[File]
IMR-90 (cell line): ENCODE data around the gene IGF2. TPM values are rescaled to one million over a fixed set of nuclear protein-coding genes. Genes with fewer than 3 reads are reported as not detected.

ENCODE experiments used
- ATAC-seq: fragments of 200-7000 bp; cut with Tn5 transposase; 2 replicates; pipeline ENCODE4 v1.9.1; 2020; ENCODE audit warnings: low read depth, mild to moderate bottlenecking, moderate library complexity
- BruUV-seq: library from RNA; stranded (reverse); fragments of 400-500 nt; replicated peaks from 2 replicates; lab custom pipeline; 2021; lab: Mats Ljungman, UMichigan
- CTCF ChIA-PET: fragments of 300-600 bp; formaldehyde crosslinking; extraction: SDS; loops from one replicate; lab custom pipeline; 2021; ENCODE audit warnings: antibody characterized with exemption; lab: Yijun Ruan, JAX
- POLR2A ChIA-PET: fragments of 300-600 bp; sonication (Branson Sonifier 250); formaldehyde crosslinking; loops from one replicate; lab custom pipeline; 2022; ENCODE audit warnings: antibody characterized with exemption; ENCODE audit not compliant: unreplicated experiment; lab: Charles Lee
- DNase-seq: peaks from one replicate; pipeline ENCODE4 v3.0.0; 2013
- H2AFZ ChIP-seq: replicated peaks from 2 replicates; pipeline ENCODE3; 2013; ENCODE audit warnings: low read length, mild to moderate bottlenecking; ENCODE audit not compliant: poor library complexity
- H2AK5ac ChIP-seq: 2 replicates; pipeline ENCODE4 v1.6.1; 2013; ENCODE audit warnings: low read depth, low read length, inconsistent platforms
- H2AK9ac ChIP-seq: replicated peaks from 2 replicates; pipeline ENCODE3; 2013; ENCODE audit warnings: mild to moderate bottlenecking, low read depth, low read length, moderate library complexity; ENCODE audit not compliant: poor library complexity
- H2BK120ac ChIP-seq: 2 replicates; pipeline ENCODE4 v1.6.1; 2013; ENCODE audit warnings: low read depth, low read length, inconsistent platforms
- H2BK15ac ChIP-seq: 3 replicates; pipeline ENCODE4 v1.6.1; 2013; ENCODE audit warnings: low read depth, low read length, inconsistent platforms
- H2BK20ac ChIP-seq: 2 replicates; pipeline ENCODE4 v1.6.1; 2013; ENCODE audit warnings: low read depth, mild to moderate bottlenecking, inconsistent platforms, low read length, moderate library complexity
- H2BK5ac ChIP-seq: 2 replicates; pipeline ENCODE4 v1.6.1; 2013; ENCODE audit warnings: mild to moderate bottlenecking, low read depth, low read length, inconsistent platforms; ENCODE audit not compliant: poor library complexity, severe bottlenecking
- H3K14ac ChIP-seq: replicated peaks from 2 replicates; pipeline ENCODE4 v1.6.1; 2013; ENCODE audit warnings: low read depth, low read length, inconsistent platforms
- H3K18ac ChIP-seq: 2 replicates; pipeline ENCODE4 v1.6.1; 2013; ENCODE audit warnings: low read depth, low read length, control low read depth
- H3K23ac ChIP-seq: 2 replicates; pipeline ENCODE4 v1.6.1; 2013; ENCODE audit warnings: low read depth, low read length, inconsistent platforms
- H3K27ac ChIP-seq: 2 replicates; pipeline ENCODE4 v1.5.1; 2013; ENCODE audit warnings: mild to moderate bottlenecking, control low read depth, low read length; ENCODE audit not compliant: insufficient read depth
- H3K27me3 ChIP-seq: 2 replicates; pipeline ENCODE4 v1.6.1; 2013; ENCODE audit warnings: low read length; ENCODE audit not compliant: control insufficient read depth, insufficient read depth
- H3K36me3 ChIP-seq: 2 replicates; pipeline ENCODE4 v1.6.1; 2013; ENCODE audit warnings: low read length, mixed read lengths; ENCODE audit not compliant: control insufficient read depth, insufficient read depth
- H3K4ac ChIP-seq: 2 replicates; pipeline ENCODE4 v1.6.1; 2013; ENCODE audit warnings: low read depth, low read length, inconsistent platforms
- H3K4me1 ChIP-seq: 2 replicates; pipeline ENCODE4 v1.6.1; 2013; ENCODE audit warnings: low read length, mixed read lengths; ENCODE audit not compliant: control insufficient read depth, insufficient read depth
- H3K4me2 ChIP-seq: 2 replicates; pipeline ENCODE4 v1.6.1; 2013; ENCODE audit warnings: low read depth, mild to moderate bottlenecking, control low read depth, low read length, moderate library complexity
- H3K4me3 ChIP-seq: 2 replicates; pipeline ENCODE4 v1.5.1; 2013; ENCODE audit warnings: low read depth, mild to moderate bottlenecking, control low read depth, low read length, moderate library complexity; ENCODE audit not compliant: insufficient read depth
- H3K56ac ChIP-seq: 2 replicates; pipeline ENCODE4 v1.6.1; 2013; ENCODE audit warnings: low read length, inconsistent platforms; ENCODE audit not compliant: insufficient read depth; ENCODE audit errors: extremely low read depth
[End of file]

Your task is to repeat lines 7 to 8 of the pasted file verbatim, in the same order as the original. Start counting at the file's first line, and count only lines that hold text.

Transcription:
- DNase-seq: peaks from one replicate; pipeline ENCODE4 v3.0.0; 2013
- H2AFZ ChIP-seq: replicated peaks from 2 replicates; pipeline ENCODE3; 2013; ENCODE audit warnings: low read length, mild to moderate bottlenecking; ENCODE audit not compliant: poor library complexity